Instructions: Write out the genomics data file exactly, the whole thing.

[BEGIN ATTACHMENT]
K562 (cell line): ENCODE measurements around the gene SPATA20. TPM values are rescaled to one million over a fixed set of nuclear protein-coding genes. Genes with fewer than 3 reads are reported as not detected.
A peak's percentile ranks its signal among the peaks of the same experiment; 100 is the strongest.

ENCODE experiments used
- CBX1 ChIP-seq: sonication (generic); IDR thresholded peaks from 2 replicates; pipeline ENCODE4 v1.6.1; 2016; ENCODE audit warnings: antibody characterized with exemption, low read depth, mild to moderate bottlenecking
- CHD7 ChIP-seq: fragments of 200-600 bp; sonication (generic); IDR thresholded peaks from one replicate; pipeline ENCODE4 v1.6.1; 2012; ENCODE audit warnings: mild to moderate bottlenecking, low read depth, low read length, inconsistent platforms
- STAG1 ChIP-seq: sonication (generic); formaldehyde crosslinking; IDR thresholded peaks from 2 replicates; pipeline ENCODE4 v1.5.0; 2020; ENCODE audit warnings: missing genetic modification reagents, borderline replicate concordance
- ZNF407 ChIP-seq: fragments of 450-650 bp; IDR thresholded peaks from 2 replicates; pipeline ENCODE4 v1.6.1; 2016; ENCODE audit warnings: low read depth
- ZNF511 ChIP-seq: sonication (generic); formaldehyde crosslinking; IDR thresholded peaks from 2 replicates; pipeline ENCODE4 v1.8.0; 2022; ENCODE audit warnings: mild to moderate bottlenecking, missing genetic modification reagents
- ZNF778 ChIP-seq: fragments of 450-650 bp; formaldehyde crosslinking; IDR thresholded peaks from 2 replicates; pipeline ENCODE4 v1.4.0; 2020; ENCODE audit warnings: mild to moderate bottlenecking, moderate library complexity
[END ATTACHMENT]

K562 (cell line): ENCODE measurements around the gene SPATA20. TPM values are rescaled to one million over a fixed set of nuclear protein-coding genes. Genes with fewer than 3 reads are reported as not detected.
A peak's percentile ranks its signal among the peaks of the same experiment; 100 is the strongest.

ENCODE experiments used
- CBX1 ChIP-seq: sonication (generic); IDR thresholded peaks from 2 replicates; pipeline ENCODE4 v1.6.1; 2016; ENCODE audit warnings: antibody characterized with exemption, low read depth, mild to moderate bottlenecking
- CHD7 ChIP-seq: fragments of 200-600 bp; sonication (generic); IDR thresholded peaks from one replicate; pipeline ENCODE4 v1.6.1; 2012; ENCODE audit warnings: mild to moderate bottlenecking, low read depth, low read length, inconsistent platforms
- STAG1 ChIP-seq: sonication (generic); formaldehyde crosslinking; IDR thresholded peaks from 2 replicates; pipeline ENCODE4 v1.5.0; 2020; ENCODE audit warnings: missing genetic modification reagents, borderline replicate concordance
- ZNF407 ChIP-seq: fragments of 450-650 bp; IDR thresholded peaks from 2 replicates; pipeline ENCODE4 v1.6.1; 2016; ENCODE audit warnings: low read depth
- ZNF511 ChIP-seq: sonication (generic); formaldehyde crosslinking; IDR thresholded peaks from 2 replicates; pipeline ENCODE4 v1.8.0; 2022; ENCODE audit warnings: mild to moderate bottlenecking, missing genetic modification reagents
- ZNF778 ChIP-seq: fragments of 450-650 bp; formaldehyde crosslinking; IDR thresholded peaks from 2 replicates; pipeline ENCODE4 v1.4.0; 2020; ENCODE audit warnings: mild to moderate bottlenecking, moderate library complexity